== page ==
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A Map of the World From The Time of Columbus

Striking example of the first edition Hartmann Schedel's map of the World, from the Latin edition of his Liber Chronicum.

Schedel's map is one of the earliest obtainable World maps, and, visually, one of the most evocative of its period. Published just 40 years after the invention of printing, Schedel's map presents the world as seen just prior to Columbus' voyage and the rounding of the Cape of Good Hope by Dias. The engraving also reveals the medieval attitude toward peoples of distant lands through the grotesque creatures found on both sides; these creatures were believed to inhabit unexplored areas. This helps to explain the ease with which Europeans were able to demonize indigenous peoples they encountered in the New World. The general contours of the map primarily show the influence of the most important geographical work of antiquity, Ptolemy's Geographia, which had been forgotten during the Middle Ages. Many medieval notions are nevertheless incorporated: the Indian Ocean is shown in its land-locked, pre-discovery state, for example. The inclusion of illustrations of Japhet, Shem, and Ham (the sons of Noah who re-populated the earth after the Flood) in the corners suggests the theology-centered medieval view of the world. Also on the map is the familiar decorative motif of the twelve wind-heads that is found on many early printed world maps.

Schedel's World map is based upon Ptolemy, omitting Scandinavia, southern Africa and the Far East, and depicting the Indian Ocean as landlocked. The depiction of the World is surrounded by the figures of Shem, Japhet and Ham, and the sons of Noah, who re-populated the Earth after the Flood. On the left, printed from a separate block, are pictures of various mythical creatures, based upon classical and early medieval travellers' accounts, including "a six-armed man, possibly based on a file of Hindu dancers so aligned that the front figure appears to have multiple arms; a six-fingered man, a centaur, a four-eyed man from a coastal tribe in Ethiopia; a dog-headed man from the Simien Mountains, a cyclops, one of those men whose heads grow beneath their shoulders, one of the crook-legged men who live in the desert and slide along instead of walking; a strange hermaphrodite, a man with one giant foot only (stated by Solinus to be used a parasol but more likely an unfortunate sufferer from elephantiasis), a man with a huge underlip (doubtless seen in Africa), a man with waist-length hanging ears, and other frightening and fanciful creatures of a world beyond." The World map also includes a large island off the west coast of Africa, which may relate to the account of Martin Behaim's voyage to the region, which is referenced by Schedel in the text.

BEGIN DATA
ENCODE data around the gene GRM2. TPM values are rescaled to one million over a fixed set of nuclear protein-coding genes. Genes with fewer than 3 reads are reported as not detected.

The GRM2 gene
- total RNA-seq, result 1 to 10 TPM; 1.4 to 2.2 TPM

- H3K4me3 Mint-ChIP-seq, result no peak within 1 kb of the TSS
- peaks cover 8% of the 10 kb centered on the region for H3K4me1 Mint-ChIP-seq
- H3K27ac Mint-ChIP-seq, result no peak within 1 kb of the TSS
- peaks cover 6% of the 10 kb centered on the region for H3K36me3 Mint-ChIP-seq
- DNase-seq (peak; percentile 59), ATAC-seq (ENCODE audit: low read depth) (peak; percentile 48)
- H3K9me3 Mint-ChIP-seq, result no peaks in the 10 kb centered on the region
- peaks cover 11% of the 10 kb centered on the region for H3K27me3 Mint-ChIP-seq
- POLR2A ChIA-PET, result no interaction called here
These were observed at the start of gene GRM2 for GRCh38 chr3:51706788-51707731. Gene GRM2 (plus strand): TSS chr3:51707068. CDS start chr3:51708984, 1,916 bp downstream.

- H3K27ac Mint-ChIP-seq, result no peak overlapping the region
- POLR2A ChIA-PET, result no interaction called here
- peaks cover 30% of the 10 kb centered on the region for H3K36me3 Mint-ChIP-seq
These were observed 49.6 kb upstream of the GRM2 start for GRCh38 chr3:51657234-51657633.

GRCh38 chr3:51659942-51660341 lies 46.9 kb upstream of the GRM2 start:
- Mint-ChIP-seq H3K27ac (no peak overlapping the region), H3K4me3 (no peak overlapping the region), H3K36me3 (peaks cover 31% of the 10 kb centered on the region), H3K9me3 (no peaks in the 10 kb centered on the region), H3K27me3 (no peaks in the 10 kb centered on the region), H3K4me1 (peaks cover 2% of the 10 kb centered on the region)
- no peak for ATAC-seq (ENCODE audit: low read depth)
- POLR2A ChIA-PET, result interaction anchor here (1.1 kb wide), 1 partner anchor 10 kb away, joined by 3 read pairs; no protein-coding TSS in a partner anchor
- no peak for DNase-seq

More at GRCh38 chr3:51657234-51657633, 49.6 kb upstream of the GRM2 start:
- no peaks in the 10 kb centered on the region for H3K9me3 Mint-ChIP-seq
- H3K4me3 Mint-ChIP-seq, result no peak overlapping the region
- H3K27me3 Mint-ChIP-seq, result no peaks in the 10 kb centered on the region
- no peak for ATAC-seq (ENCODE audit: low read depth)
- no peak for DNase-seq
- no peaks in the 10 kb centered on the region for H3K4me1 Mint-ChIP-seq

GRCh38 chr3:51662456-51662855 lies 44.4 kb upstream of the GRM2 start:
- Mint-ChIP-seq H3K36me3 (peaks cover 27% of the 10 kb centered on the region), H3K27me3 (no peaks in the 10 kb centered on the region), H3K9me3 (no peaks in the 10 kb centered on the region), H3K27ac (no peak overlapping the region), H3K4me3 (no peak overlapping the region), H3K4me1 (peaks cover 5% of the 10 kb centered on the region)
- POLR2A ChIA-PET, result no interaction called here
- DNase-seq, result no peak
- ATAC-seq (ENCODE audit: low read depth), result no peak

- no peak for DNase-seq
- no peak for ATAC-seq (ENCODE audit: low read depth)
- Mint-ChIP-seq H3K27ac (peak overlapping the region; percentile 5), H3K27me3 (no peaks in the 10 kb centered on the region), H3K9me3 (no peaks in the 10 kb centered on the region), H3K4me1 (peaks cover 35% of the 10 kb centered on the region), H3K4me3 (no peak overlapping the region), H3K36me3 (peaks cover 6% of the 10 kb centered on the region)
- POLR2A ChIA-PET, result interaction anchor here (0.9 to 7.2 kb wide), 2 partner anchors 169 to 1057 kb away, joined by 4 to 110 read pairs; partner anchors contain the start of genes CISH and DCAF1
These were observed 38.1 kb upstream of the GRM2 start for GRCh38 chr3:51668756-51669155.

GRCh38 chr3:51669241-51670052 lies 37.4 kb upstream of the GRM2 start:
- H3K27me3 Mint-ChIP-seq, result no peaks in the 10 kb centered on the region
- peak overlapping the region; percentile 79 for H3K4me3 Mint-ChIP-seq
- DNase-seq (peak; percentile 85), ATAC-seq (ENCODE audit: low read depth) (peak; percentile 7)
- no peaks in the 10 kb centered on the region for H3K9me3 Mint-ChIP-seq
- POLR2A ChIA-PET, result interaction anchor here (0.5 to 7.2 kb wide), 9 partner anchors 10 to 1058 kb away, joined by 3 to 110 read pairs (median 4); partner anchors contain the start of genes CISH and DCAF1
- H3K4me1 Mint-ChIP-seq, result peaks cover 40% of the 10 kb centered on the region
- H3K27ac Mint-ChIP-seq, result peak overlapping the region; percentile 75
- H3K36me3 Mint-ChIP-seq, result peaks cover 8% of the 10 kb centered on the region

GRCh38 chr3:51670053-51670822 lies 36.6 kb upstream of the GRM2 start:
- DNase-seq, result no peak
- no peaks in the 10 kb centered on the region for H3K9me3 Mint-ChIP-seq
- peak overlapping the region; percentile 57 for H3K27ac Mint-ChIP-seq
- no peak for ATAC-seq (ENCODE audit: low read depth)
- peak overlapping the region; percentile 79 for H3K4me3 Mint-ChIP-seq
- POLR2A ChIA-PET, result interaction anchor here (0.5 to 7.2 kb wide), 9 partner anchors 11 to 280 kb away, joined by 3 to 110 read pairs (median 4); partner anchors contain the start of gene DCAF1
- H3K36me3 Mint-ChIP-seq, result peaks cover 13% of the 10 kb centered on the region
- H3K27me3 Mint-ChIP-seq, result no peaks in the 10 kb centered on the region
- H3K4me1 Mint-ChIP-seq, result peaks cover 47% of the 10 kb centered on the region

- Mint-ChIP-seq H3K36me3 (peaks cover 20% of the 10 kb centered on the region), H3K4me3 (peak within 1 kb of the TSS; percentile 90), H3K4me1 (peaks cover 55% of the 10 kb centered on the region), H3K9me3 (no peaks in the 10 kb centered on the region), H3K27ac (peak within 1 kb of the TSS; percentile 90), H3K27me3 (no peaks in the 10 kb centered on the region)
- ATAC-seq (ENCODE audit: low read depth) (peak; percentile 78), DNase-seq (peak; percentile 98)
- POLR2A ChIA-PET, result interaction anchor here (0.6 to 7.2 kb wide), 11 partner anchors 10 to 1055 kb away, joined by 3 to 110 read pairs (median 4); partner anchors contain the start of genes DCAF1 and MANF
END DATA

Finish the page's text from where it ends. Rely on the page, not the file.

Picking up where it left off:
The first edition of the map can be distinguished by the inclusion of Latin text (rather than German) and by placement of the map on the sheet (the Latin edition has the map at the top, with the text at the bottom. The German edition has text above the map.

Condition Description
Minor restoration along centerfold, as ususal.
Shirley, Mapping of the World, No. 19, pl. 25; The World Encompassed, No. 44.
Hartmann Schedel Biography

Hartmann Schedel (1440-1514) was a physician, book collector, and writer whose most famous work, the Liber Chronicarum (Nuremberg Chronicle), included some of the first printed views of many cities in Europe and across the world.

Schedel was born and died in Nuremberg, but he also traveled for his education. From 1456 to 1463 he lived in Leipzig, where he attended the University of Leipzig and earned his MA. From there he went to Padua, where he earned a Doctor of Medicine in 1466. After university, he worked for a time in Nördlingen and then returned to Nuremberg. In 1482 he was elected a member of the Great Council of Nuremberg.

The Chronicle was published in 1493. Besides this major work, one of Schedel’s most enduring legacies is his magnificent manuscript and printed book collection, one of the largest of the fifteenth century. In 1552, Schedel's grandson, Melchior Schedel, sold about 370 manuscripts and 600 printed works from Hartmann Schedel's library to Johann Jakob Fugger. Fugger later sold his library to Duke Albert V of Bavaria in 1571. This library is now mostly preserved in the Bayerische Staasbibliothek in Munich.

Among the surviving portions of Schedel's library are the records for the publication of the Chronicle, including Schedel's contract with Anton Koberger for the publication of the work and the financing of the work by Sebald Schreyer and Sebastian Kammermeister, as well as the contracts with Wohlgemut and Pleydenwurff for the original artworks and engravings. The collection also includes original manuscript copies of the work in Latin and German.